Basquiat's 'Cabra' Is Coming To Abu Dhabi

25 March 2019
Jean-Michel Basquiat, Cabra, 1981–82 (Acrylic and oilstick on canvas 153 x 153 cm, Guggenheim Abu Dhabi, © Estate of Jean-Michel Basquiat. Licensed by Artestar, New York. )

Jean-Michel Basquiat, Cabra, 1981–82 (Acrylic and oilstick on canvas 153 x 153 cm, Guggenheim Abu Dhabi, © Estate of Jean-Michel Basquiat. Licensed by Artestar, New York. )

The famous painting was inspired by Muhammad Ali's knockout of Oscar Bonavena in 1970

Created in 1981-82, Cabra by Jean-Michel Basquiat was acquired by Guggenheim Abu Dhabi in 2017.

Inspired by Muhammad Ali’s 1970 knockout of Argentine heavyweight Oscar Bonavena, who was known as “The Bull”, this bold red canvas is on its way to Abu Dhabi for long-time fans of Basquiat, as well as newcomers, to admire.

Jean-Michel Basquiat star might have shone briefly, and fiercely, but he still emerged as one of the most influential artists in the history of the New York avant-garde scene.

Coming of age during a period of social and political upheaval in America, and fresh calls for Black justice, Basquiat broke through barriers in the art establishment to become a young celebrity in the rising East Village art scene of the 1980s.

Born in Brooklyn, New York in 1960 to a Haitian father and Puerto Rican mother, he showed an early affinity for drawing. His mother further instilled his interest by enrolling him as a junior member of the Brooklyn Museum at the age of six and taking him to museums around the city.

Basquiat childhood was marred by family problems, including his parents’ separation and his mother’s mental illness. By 17, he was living on the streets and exploring graffiti art with friends Al Diaz and Shannon Dawson.

Together they created SAMO, a tag they used for their works – painted messages on the walls of the New York City subway system or in neighbourhoods like the East Village and SoHo. It was the late 1970s, and street art was beginning to catch the attention of the art world.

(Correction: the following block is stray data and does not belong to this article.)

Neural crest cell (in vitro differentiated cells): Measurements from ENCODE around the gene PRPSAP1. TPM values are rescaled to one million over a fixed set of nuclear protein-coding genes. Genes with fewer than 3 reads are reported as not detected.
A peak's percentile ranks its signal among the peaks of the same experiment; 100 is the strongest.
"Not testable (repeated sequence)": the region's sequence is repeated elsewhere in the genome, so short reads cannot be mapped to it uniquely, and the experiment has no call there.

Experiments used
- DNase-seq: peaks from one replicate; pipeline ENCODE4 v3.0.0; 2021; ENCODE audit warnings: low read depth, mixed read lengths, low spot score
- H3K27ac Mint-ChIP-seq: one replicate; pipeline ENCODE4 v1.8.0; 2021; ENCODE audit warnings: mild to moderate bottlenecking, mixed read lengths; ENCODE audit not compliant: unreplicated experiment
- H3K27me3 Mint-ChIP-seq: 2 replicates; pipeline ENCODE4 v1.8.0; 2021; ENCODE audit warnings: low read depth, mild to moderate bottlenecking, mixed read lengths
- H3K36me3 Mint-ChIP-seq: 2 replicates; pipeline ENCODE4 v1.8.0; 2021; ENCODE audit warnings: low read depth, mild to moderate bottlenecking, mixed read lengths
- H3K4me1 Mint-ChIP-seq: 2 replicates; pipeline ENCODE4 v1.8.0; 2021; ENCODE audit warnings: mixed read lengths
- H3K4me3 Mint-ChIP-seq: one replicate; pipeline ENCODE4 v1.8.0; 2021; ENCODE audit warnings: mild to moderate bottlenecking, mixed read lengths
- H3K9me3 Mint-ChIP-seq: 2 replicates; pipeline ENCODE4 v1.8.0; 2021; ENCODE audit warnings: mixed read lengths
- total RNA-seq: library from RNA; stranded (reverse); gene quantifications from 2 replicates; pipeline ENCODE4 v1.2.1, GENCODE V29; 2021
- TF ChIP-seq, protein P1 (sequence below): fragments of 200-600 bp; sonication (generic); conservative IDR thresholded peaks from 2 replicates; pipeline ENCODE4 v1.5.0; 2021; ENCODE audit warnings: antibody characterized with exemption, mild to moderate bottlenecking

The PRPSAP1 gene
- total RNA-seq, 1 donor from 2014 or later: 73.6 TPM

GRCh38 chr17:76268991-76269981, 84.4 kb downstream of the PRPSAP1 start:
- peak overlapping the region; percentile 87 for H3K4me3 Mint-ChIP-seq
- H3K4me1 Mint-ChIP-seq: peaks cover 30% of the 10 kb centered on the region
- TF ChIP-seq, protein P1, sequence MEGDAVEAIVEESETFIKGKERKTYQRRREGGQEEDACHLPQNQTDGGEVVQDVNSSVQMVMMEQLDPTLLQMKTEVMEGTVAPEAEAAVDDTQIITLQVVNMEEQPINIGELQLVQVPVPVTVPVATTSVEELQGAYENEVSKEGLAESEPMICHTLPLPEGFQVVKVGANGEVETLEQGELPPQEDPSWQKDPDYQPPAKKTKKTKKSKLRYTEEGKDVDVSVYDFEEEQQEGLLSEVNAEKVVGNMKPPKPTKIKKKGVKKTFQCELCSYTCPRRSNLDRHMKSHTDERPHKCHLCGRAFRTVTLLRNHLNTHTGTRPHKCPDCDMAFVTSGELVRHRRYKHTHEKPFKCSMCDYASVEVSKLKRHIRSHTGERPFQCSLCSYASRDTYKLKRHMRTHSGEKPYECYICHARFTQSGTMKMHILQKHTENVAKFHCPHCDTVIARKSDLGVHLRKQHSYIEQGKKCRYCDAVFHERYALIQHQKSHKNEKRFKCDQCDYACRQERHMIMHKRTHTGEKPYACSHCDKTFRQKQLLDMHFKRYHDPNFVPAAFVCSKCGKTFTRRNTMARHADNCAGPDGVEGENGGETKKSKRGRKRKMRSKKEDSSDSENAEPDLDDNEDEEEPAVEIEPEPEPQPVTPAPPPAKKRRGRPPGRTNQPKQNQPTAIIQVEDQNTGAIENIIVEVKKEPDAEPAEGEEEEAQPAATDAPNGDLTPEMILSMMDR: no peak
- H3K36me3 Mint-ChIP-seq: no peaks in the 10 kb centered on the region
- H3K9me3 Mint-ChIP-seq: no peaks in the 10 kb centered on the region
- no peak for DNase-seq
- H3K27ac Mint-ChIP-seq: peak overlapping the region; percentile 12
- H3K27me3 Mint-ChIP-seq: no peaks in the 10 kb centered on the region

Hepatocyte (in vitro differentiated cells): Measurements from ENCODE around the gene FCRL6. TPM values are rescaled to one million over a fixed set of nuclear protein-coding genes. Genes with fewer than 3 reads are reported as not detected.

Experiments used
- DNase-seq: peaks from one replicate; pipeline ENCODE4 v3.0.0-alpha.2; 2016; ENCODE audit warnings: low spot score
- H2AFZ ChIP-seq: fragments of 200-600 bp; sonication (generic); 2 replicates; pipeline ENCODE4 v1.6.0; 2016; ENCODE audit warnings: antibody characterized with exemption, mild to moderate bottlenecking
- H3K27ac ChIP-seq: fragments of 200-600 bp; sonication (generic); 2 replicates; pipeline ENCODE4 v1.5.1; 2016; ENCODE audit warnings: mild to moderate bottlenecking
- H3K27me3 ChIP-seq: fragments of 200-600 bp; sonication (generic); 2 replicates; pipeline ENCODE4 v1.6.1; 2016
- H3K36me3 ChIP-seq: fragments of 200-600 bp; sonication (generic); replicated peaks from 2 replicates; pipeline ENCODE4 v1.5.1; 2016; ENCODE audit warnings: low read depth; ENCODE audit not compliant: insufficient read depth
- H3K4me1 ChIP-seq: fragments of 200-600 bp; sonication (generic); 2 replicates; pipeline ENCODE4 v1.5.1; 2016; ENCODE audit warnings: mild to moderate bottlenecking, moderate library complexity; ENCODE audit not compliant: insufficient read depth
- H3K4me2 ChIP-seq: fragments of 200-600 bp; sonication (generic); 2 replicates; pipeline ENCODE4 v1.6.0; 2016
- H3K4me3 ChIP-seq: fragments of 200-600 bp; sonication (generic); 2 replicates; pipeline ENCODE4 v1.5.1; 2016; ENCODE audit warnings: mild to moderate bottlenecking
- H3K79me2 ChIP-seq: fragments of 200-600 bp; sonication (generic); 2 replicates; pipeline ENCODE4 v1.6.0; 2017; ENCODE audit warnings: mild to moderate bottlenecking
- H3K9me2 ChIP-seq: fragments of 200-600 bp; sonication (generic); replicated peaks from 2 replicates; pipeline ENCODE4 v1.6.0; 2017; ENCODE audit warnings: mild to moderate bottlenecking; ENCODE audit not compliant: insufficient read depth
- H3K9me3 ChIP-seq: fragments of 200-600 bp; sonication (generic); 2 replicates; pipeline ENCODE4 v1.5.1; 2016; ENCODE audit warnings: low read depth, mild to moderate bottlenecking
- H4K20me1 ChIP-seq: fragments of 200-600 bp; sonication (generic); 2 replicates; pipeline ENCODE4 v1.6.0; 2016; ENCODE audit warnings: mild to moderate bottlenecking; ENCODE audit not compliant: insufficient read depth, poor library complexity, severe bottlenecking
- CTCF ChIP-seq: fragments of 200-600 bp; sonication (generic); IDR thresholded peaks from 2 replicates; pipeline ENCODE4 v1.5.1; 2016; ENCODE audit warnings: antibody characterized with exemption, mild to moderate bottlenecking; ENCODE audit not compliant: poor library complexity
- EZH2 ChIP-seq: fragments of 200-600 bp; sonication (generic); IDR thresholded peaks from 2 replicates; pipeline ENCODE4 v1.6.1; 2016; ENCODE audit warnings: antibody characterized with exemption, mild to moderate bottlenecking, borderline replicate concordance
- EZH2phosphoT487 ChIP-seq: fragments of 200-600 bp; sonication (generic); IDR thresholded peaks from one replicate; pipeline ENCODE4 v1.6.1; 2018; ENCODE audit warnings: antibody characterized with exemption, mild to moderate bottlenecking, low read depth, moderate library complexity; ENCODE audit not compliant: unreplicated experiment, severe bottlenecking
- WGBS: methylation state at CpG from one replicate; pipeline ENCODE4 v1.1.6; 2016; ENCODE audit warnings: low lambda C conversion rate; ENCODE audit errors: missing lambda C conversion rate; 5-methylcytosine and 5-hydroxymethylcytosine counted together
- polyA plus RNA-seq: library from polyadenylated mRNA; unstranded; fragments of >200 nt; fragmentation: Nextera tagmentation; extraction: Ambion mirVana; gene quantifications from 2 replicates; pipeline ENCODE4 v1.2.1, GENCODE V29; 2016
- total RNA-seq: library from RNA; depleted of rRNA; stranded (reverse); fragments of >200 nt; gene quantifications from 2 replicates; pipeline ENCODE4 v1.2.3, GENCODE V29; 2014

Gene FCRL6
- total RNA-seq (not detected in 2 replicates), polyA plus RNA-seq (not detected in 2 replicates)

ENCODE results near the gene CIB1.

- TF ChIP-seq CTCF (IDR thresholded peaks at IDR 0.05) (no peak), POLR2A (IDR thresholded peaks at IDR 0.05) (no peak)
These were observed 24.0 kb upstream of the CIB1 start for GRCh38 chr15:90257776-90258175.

At the age of 20, the Basquiat had his first formal exhibition, The Times Square Show (1980), kick-starting a spectacular rise in the art world. Soon he began to exhibit internationally, and was the youngest artist to be shown at documenta 7 in Kassel, Germany.

His work was closely associated with Neo-Expressionism, which marked a return to the depiction of the human figure. He developed his own painting technique – raw, gestural strokes that seemed to express the subject’s inner feelings, possessing elements of graffiti and collage.

The crown became a motif in his work; he used it as a way to elevate and exalt his subjects, especially historical Black figures.

Firmly in the spotlight, Basquiat began collaborating with Andy Warhol.

Despite his success, he struggled with personal issues which led to his untimely death at 27 in 1988.

Yet his powerful legacy continues to inspire contemporary culture and artistic activism to this day. He is one of the most recognised artists of the late 20th Century and also one of the most valued in the market. His infusion of painting and his graffiti-based practices continue to inspire artists today.

Part of the Guggenheim Abu Dhabi’s permanent collection, Cabra was previously displayed at the Louvre Abu Dhabi in 2018, and will be on display again in April 2019.